Earlier this week, I had lunch with a writer friend. The conversation turned, as writer-lunch-conversations are wont to do, to promotion — what each of us does to promote our work, and what we should be doing. My views on promotion have changed considerably, so I thought I’d share them here, and we can hash out what we thinks works and what doesn’t work.
I promoted my first novel, The Glasswrights’ Apprentice, with a self-financed book tour. I traveled up and down the West Coast, stopping at a dozen bookstores (Borders, B&N, and independents) for readings and signings. I spent weeks scheduling the visits, phoning community relation managers, begging for a calendar slot. In addition to the West Coast tour, I visited my hometown (Minneapolis) for a reading, and I hosted a reading in my then-town (D.C.) I hosted a book launch party at the law firm where I worked. I actually launched my career at World Fantasy in Providence, and I attended Worldcon in Chicago. I spent thousands of dollars on airfare and hotels, and on gas money. (I conducted the West Coast tour in my best friend’s purple Camaro — and *man* that thing ate gas!) I also burned through three weeks of vacation from my day-job, which did not cost me money, but it cost me time and sanity. Apprentice won an award from Barnes & Noble for “best first spec fic novel” (not phrased that way officially, but that’s what it was), and the book appeared on Locus’s bestseller list. I signed a new contract for three more books within a month of Apprentice’s launch.
I promoted the rest of the Glasswright series and my stand-alone fantasy novel in more restrained ways. I always scheduled local readings, and I tried to schedule events in Minneapolis. (After the first two books, though, those events were very hard to come by…) I created handmade bookmarks. I printed up business cards. I attended cons as day-job and finances permitted. I tried some crazy things — sending chapters of Glasswright books to every glass artist I could find in America, for example. (Not a single response from that…) I maintained a website and started a blog over at LiveJournal.
When I switched sub-genres and publishers, I followed similar models — lots of printed materials, as many personal appearances as I could afford, begging bookstores to let me do readings, signing stock in every store I visited. I printed up ribbons for con-goers to attach to their nametags. I eventually converted my website to WordPress and managed my blog from there. I added in Facebook. I created a mailing list and sent out quarterly newsletters, using Vertical Response. I ran contests on my blog, giving away free copies of my books, in exchange for email addresses to feed the newsletter. I spoke at book groups, in person, and by Skype. Each year, I spent a couple of thousand dollars (mostly on travel to cons, some on paper goods).
When I emerged as Morgan Keyes, writing the traditional fantasy, middle-grade Darkbeast series, I maintained all *those* methods of promoting, and I added in school visits. Once again, I was emailing friends, begging teachers and administrators, scrapping with local bookstores so that I could speak to middle grade classes. I went on a mini-tour to North Carolina (all paid for out of my own pocket), and I visited a dozen classes around my local community. I structured a blog tour, with more than three dozen stops, each with a unique post about some aspect of my novel.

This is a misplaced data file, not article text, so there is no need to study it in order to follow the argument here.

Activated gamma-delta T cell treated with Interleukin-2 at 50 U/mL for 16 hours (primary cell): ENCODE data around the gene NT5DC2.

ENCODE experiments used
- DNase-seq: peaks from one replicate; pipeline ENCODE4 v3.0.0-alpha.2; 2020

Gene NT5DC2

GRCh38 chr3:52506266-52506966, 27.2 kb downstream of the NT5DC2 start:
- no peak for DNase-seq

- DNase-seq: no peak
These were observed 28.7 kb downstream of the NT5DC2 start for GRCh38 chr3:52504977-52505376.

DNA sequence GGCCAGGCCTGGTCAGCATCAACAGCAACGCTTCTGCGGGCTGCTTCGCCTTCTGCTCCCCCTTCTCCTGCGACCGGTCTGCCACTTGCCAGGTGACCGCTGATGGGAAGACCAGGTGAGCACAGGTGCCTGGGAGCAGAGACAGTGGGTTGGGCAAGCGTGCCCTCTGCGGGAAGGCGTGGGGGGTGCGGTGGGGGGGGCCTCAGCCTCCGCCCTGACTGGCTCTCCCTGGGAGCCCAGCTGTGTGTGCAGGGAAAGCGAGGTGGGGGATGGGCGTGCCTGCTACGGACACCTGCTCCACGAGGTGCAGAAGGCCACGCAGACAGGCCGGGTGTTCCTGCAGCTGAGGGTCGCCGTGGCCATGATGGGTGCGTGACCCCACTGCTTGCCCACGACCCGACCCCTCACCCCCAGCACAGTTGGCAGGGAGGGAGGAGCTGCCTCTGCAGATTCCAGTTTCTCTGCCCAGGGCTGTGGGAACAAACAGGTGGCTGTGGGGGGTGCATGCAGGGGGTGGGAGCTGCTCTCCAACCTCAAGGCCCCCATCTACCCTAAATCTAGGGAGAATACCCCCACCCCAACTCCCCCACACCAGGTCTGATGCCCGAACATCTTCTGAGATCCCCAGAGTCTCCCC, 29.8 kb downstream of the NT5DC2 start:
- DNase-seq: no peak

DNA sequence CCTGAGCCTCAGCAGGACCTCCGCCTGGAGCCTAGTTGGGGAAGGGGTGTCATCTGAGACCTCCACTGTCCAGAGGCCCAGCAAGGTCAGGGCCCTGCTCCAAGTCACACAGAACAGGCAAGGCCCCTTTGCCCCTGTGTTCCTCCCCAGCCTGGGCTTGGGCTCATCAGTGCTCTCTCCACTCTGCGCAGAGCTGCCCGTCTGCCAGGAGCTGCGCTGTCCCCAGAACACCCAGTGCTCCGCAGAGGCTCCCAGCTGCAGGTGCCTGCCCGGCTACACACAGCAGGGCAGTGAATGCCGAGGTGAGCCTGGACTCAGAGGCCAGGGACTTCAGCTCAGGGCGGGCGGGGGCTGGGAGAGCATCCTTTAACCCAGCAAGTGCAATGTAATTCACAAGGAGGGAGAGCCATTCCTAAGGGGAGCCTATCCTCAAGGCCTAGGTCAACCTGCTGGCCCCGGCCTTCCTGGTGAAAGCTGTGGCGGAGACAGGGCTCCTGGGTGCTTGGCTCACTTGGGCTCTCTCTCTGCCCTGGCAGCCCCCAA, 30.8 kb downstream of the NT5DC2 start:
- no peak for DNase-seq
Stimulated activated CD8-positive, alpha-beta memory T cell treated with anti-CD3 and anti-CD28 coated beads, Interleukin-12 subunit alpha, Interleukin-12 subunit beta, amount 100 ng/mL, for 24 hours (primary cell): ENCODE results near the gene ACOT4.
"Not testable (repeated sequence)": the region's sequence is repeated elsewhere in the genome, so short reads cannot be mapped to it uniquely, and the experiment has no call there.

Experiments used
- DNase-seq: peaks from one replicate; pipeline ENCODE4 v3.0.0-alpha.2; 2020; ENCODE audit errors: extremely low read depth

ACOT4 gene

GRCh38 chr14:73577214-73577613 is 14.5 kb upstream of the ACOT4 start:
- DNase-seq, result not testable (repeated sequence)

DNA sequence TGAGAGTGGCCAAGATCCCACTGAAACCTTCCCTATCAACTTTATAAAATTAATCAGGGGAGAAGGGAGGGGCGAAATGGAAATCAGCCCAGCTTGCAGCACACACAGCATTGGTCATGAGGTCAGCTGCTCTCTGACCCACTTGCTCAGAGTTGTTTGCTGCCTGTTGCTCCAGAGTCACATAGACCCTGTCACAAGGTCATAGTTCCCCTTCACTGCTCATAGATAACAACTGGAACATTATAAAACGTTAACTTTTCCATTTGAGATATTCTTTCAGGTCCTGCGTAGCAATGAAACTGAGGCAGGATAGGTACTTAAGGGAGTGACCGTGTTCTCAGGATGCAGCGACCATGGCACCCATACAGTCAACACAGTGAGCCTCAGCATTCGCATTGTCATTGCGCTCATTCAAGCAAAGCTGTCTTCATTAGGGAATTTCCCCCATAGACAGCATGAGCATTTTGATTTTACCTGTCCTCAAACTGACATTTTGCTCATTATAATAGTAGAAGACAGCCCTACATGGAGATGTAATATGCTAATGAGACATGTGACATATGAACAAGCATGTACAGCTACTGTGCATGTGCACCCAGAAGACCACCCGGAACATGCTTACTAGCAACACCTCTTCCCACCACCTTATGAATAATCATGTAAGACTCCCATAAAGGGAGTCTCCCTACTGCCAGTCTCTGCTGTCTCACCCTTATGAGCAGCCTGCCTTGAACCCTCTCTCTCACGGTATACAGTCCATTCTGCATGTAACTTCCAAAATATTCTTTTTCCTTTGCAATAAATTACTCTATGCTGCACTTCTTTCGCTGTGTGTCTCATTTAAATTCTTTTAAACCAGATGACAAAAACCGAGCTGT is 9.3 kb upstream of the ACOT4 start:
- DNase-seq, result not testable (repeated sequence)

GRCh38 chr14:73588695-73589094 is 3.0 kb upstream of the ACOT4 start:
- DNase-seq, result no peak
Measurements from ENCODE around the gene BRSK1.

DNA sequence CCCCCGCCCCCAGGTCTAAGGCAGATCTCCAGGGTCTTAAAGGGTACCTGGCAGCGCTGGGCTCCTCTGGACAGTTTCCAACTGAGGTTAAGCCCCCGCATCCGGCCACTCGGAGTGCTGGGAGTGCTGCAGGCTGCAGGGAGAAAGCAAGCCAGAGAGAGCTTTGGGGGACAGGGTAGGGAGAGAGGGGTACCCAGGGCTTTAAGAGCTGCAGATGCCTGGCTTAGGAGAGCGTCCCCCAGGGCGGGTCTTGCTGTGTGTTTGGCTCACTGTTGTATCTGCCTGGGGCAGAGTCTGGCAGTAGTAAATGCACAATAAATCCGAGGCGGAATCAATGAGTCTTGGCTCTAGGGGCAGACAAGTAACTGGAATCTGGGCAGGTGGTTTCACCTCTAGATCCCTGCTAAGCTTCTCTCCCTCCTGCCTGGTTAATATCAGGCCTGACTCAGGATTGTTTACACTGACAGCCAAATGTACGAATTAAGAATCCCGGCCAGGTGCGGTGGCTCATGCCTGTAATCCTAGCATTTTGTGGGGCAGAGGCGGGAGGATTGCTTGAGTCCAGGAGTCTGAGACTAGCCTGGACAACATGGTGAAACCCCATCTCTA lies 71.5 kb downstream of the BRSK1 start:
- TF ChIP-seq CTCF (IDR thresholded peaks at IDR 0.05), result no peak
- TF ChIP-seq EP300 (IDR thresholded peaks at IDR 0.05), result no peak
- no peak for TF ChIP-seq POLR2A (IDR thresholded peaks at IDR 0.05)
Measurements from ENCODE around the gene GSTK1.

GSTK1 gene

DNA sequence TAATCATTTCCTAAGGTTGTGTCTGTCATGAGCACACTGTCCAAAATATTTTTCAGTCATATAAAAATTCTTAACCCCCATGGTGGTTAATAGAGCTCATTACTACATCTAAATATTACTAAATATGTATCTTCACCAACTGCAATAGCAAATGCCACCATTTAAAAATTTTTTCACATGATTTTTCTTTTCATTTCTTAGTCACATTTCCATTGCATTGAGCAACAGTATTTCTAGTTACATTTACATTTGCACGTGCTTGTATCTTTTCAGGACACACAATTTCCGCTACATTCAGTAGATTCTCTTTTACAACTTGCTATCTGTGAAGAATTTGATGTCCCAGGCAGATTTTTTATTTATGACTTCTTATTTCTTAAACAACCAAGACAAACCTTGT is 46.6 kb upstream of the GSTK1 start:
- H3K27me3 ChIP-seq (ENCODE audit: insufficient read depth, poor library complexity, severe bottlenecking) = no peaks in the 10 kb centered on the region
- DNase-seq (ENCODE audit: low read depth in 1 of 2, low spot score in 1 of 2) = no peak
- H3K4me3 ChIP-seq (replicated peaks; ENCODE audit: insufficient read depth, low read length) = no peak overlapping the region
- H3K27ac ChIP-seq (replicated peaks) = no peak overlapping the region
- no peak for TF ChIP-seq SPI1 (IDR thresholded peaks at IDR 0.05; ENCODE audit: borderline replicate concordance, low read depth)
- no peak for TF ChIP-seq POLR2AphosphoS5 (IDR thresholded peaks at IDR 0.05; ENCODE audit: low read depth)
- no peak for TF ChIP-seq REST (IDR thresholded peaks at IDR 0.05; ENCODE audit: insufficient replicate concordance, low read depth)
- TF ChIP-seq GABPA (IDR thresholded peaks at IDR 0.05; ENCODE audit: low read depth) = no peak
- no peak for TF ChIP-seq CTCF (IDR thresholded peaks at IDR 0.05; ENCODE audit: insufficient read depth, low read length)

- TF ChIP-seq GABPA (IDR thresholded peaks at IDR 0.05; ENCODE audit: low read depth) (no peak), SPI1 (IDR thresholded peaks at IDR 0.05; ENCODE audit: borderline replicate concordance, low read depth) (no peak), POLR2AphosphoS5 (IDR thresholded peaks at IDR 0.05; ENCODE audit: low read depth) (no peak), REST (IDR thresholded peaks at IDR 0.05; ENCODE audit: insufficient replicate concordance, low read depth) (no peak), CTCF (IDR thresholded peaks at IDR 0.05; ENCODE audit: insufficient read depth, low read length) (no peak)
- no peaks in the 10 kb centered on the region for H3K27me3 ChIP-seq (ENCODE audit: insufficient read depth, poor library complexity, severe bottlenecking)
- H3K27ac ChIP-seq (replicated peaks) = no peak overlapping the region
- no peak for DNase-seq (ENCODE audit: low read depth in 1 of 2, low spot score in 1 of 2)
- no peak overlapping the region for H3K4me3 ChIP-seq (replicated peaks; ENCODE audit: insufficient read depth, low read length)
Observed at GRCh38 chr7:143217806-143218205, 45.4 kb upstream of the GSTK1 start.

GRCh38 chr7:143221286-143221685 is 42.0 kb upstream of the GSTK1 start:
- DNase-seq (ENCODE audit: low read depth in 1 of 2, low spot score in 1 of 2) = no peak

Throughout all of this, I received minimal help from my publishers. For each book, I developed a marketing and promotion plan, and I approached my editor and my assigned publicist to ask for help. Over the years, I received three large foam-core book covers, a number of professionally-designed and -printed bookmarks, and, um… Well, I also received “co-op money” (the money publishers pay to place print books on tables at the front of chain bookstores). And for Darkbeast, my publicist mailed out prize copies for all my contests (usually, after a few reminders). Oh, and for Darkbeast, S&S did a truly wonderful thing — they invited me to the New Atlantic Independent Booksellers Association, where I attended a cocktail party and gave away a couple hundred copies of Darkbeast to actual booksellers, getting the chance to chat with them and explain the book to them.
Now, it may sound like I’m complaining, but really, I’m not. I know that as a midlist author, my publishers gave me exactly the same support as they gave other midlist authors. That’s the way the game is played — bestselling authors get the vast majority of publisher support.
But I *am* saying that I spent a lot of my own money. And a ton of my own time. And an indescribable amount of my own energy. And I don’t know that I have a lot to show for it.
Bottom line: I strongly believe that the best promotion I can provide is writing a really good book. Especially writing my *next* really good book — getting new material out there for readers to discover.
Sure, I’m going to continue keeping my website up to date, including writing blog posts. And I’ll keep in touch with people on Facebook. And I’ll even send out a newsletter, when I have big things to report. I’ll keep business cards on me at all times, because that’s what a professional person does.
But the rest of it? The travel, the begging, the constant bouncing from city to city, on my own dime?
It’s time to take a break. It’s time to write the next book.
So? How about you? What promotion have you done for your own work? What promotion have you responded to from other authors? Where do you stand on the battlefield of the great promotion wars?
Last updated byat .